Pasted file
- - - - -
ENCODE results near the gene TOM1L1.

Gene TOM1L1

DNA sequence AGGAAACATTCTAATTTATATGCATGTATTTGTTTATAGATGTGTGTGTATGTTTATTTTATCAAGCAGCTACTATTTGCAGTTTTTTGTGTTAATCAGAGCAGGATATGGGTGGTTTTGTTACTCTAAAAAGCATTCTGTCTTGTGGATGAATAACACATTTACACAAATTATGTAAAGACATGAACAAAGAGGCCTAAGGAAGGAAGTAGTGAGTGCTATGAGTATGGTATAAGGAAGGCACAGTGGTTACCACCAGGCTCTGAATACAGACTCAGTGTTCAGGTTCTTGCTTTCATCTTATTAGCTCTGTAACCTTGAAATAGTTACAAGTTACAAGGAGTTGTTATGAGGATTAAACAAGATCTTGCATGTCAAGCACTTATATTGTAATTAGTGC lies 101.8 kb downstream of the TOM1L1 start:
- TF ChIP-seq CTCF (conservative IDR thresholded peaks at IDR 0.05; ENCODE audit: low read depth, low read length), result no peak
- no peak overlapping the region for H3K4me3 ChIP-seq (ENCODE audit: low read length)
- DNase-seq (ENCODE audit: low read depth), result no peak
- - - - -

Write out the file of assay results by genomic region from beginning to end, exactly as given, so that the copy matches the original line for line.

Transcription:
ENCODE results near the gene TOM1L1.

Gene TOM1L1

DNA sequence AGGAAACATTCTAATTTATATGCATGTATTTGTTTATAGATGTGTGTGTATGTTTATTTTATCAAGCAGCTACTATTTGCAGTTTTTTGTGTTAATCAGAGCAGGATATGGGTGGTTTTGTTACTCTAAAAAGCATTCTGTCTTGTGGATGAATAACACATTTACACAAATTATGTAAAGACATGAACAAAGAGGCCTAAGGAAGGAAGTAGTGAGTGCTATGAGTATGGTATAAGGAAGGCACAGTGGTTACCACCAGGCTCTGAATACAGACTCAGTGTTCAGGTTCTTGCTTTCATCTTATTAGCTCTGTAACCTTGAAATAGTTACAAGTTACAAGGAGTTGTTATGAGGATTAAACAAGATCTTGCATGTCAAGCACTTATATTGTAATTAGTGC lies 101.8 kb downstream of the TOM1L1 start:
- TF ChIP-seq CTCF (conservative IDR thresholded peaks at IDR 0.05; ENCODE audit: low read depth, low read length), result no peak
- no peak overlapping the region for H3K4me3 ChIP-seq (ENCODE audit: low read length)
- DNase-seq (ENCODE audit: low read depth), result no peak